India hikes wheat import duty to support local farmers

Local wheat prices have fallen over 11 percent in 2019 due to ample supply from last year’s crop and forecasts of record output. (AFP)
Updated 27 April 2019

India hikes wheat import duty to support local farmers

  • It comes as Prime Minister Narendra Modi’s party looks to contain rural discontent due to lower crop prices
  • India’s wheat production will rise 2 percent in 2019 from the year before to a record 99.12 million tons, according to estimates

MUMBAI: India has raised its import duty on wheat to 40 percent from 30 percent, the government said late on Friday, as the world’s No. 2 producer of the grain tries to support local farmers.
The step comes as Prime Minister Narendra Modi’s party looks to contain rural discontent due to lower crop prices amid voting in a general election that began on April 11 and ends on May 19.
Local wheat prices have fallen over 11 percent in 2019 due to ample supply from last year’s crop and forecasts of record output. The hike in duty is likely to make imports of wheat unviable for flour mills even after recent declines in global prices , potentially dragging further on global grain markets.
“Local wheat production is higher. The government is now trying to ensure prices remain above support levels,” said Harish Galipelli, head of commodities and currencies at Inditrade Derivatives & Commodities in Mumbai.
India has raised the price at which it buys new-season wheat from local farmers by 6 percent to 1,840 rupees per 100 kg for 2019.
The government usually purchases about a quarter of such wheat from farmers at state-set prices to build stocks to run a major food welfare program.
India’s wheat production will rise 2 percent in 2019 from the year before to a record 99.12 million tons, according to estimates from the country’s agriculture department.
Only one wheat crop is grown in India each year, with planting starting in late October and harvesting in March.
Government wheat stocks stood at 17 million tons as of April 1, up nearly 30 percent from the same time a year ago.
“At 40 percent import duty, imports are not viable for flour mills. They have to buy local crop,” said a Mumbai-based grain dealer with a global trading firm. He declined to be identified as he was not authorized to speak with media.
Indian flour millers imported 1.65 million tons of wheat in the 2017/18 fiscal year, down from 5.7 million tons the year before. Those shipments were mainly from Australia, Russia and Ukraine.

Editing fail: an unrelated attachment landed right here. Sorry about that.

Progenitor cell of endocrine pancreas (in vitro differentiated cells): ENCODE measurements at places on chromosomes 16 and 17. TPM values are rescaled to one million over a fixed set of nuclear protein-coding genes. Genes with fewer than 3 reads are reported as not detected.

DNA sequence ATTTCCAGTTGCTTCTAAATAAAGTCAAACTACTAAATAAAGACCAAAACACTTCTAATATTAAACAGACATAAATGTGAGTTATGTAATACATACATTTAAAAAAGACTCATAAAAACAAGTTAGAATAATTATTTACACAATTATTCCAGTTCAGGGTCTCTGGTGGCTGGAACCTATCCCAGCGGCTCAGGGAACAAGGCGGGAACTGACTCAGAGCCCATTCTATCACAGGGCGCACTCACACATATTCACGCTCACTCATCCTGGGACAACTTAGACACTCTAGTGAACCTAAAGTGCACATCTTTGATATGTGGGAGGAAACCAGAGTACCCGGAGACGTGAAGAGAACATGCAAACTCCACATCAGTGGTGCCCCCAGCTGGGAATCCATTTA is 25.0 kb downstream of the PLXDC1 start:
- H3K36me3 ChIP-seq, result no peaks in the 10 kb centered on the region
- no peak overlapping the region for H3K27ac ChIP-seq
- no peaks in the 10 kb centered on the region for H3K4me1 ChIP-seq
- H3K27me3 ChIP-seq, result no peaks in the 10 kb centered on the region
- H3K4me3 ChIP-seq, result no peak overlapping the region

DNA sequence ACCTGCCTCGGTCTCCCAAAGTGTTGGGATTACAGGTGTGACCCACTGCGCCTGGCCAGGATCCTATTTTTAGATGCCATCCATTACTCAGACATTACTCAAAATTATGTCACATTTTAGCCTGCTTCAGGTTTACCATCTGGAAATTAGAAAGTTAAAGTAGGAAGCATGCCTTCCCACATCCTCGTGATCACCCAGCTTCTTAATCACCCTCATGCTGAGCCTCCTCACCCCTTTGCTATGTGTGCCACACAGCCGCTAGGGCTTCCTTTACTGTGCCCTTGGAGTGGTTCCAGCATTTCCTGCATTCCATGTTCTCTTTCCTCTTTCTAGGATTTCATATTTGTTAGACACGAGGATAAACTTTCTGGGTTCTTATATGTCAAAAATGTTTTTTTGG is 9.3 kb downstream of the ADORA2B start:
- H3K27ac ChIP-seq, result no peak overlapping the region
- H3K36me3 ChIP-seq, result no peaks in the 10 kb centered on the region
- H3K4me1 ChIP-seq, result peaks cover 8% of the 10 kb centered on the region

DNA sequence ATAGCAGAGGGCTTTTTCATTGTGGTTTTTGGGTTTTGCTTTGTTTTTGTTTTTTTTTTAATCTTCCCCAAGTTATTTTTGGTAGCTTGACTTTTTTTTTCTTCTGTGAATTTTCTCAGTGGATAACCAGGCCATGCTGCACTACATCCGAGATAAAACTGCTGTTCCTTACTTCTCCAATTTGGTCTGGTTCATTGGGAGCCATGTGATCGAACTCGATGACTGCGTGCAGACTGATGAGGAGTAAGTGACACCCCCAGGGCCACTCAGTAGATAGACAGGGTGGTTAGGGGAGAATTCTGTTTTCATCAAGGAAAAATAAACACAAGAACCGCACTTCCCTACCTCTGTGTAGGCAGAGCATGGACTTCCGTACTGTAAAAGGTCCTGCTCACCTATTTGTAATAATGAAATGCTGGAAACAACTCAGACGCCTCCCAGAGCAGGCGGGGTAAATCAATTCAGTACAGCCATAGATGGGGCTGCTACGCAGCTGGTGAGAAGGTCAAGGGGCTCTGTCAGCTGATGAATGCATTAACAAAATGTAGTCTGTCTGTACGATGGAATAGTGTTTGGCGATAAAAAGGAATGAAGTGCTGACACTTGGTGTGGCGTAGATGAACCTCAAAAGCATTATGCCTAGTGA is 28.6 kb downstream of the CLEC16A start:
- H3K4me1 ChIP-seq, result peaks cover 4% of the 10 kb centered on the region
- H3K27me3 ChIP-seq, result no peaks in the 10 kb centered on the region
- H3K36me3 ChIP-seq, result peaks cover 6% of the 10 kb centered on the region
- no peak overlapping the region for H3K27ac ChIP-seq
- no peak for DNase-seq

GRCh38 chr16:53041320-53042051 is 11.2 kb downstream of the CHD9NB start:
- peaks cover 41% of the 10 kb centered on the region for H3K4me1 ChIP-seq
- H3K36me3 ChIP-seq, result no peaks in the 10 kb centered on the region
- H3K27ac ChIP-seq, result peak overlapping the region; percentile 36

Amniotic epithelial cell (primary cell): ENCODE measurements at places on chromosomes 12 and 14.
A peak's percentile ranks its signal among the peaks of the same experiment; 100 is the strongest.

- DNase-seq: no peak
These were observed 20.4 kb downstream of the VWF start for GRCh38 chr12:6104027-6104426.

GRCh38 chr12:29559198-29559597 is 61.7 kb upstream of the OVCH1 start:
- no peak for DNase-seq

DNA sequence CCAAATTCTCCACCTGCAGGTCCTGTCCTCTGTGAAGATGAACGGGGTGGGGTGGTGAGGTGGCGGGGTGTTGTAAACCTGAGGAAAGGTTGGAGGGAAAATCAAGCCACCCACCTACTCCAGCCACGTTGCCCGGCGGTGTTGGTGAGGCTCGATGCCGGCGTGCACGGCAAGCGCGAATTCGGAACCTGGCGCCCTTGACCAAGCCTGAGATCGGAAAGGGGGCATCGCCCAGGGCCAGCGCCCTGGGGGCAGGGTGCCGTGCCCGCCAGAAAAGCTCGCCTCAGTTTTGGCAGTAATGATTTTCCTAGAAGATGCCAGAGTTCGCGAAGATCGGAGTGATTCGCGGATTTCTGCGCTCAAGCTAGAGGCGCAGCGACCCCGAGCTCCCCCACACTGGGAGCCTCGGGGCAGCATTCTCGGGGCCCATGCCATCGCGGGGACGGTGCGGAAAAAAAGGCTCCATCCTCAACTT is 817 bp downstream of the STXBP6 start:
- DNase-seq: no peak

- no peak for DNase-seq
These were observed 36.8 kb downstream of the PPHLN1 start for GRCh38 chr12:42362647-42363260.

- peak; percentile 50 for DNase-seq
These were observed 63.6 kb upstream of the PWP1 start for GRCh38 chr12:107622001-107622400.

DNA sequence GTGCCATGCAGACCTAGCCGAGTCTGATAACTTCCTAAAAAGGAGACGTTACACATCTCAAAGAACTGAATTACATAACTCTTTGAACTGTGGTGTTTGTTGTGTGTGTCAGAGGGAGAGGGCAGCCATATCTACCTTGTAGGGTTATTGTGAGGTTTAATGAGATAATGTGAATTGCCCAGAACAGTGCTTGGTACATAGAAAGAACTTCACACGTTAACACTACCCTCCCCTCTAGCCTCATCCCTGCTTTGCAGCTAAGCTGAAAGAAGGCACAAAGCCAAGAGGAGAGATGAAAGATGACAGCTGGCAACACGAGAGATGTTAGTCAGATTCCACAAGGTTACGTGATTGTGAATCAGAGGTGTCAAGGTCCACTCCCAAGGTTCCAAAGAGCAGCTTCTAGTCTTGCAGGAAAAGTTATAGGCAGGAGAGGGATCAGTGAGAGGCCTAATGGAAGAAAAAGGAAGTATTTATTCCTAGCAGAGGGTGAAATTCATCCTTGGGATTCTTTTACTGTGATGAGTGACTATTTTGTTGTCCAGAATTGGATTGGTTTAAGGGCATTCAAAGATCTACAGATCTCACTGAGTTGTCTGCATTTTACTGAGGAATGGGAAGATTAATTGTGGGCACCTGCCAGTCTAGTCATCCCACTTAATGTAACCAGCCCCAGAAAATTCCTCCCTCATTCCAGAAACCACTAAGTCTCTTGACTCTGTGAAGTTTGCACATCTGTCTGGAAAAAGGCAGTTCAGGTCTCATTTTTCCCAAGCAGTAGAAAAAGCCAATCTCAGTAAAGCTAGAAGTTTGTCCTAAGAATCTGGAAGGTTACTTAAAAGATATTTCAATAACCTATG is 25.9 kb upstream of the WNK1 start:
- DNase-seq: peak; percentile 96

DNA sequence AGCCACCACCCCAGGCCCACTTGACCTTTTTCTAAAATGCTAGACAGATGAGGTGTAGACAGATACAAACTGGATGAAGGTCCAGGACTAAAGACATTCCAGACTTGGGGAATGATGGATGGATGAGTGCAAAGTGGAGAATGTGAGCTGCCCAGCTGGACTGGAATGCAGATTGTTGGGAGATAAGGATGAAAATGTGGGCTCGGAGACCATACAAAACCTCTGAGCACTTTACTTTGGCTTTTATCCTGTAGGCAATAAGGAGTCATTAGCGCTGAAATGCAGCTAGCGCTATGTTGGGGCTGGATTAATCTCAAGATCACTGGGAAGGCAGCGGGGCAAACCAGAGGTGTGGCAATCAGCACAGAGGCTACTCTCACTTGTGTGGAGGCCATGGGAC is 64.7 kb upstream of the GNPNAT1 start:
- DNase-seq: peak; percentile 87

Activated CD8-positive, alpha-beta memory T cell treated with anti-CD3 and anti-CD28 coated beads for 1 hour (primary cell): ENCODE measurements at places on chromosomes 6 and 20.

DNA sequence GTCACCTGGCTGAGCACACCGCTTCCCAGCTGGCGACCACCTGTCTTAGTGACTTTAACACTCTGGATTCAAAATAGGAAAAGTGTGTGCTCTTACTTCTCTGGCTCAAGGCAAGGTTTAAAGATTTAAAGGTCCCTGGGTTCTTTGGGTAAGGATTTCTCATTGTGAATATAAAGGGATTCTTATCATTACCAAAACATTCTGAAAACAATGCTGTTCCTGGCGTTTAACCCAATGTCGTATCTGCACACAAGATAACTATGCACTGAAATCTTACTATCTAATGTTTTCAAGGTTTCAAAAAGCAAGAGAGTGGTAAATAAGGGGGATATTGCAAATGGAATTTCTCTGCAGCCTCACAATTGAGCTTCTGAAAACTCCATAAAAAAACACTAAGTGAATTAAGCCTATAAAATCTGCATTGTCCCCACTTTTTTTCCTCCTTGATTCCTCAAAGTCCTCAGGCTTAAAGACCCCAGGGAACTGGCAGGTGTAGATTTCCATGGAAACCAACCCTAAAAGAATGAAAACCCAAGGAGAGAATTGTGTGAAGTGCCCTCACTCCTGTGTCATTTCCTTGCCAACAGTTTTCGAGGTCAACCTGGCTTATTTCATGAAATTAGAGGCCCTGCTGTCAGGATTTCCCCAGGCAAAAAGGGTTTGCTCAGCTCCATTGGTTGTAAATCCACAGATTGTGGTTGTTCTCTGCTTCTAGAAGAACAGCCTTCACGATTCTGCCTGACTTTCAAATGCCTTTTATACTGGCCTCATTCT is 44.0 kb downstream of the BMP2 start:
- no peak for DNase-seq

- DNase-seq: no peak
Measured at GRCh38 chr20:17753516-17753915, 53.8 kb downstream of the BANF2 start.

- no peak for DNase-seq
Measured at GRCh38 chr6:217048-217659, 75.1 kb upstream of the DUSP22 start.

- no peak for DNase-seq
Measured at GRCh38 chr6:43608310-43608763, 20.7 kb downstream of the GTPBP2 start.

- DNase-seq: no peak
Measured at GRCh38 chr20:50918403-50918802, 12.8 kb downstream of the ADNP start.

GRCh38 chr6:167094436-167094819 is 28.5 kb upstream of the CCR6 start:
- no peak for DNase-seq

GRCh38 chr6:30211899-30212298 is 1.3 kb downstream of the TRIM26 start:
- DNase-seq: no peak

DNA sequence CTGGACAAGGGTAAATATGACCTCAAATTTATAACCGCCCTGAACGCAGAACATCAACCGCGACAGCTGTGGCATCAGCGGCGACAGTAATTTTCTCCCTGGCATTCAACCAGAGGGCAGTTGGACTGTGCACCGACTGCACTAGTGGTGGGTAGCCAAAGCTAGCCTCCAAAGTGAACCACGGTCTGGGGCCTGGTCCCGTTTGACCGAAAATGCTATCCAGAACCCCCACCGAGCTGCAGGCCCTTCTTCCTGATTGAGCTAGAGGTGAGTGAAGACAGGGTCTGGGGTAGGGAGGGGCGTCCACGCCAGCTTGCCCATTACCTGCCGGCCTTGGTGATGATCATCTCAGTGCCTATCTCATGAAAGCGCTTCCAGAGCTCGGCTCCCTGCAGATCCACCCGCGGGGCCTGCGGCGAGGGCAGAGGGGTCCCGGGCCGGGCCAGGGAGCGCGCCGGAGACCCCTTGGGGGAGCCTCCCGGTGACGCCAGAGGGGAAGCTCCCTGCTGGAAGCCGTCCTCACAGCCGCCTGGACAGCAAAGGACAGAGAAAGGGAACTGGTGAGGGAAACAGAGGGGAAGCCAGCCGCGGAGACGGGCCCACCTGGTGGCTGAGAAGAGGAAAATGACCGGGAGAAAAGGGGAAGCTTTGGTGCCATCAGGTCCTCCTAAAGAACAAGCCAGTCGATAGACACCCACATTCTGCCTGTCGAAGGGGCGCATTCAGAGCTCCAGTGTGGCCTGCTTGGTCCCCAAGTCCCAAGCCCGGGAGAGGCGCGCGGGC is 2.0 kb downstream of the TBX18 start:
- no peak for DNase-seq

Aramco profits fall in tough quarter, but sees partial recovery from COVID-19 impact

Updated 09 August 2020

Aramco profits fall in tough quarter, but sees partial recovery from COVID-19 impact

  • Aramco see’s “partial recovery” from pandemic impact
  • Aramco president says company remains resilient

DUBAI: Saudi Aramco, the world’s biggest oil company, reported a net income of $6.57bn for the second quarter of 2020, the period which witnessed the most volatile oil market conditions for many decades.

The result, announced to the Tadawul stock exchange in Riyadh where the shares are listed, compared with income of $24.7 bn last year.

Amin Nasser, president and chief executive, said: “Despite COVID-19 bringing the world to a standstill, Aramco kept going. We have proven our financial resilience and operational reliability, setting a record in our business operations, while at the same time taking steps to ensure the health and safety of our people.”

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Aramco’s dividend - a big attraction for the investors who bought into the world’s biggest initial public offering last year - will remain as pledged, Nasser added. Cash flow in the quarter amounted to $6.106 bn.

““Strong headwinds from reduced demand and lower oil prices are reflected in our second quarter results. Yet we delivered solid earnings because of our low production costs, unique scale, agile workforce, and unrivalled financial and operational strength. This helped us deliver on our plan to maintain a second quarter dividend of $18.75 billion to be paid in the third quarter,” he said.

Aramco said the loss was “mainly reflecting the impact of lower crude oil prices and declining refining and chemicals margins, partly offset by a decrease in production royalties resulting from lower crude oil prices and a decrease in the royalty rate from 20 per cent to 15 per cent, lower income taxes and zakat as a result of lower earnings, and higher other income related to sales for gas products.”

Sales and revenue in the period - which saw oil prices collapse on “Black Monday” in April - fell 57 per cent to $32.861 bn from the comparable period last year. 

Nasser said he was cautiously optimistic that the world economy was slowly recovering from the depths of the pandemic lockdowns.

“We are seeing a partial recovery in the energy market as countries around the world take steps to ease restrictions and reboot their economies. Meanwhile, we continue to place people’s safety first and have adapted to the new normal, implementing wide-ranging precautions to limit the spread of COVID-19 wherever we operate.

“We are determined to emerge from the pandemic stronger and will continue making progress on our long-term strategic journey, through ongoing investments in our business – which has one of the lowest upstream carbon footprints in the world,” he added.

Aramco expects capital expenditure to be at the lower end of the $25bn to $30bn range it has already indicated for this year.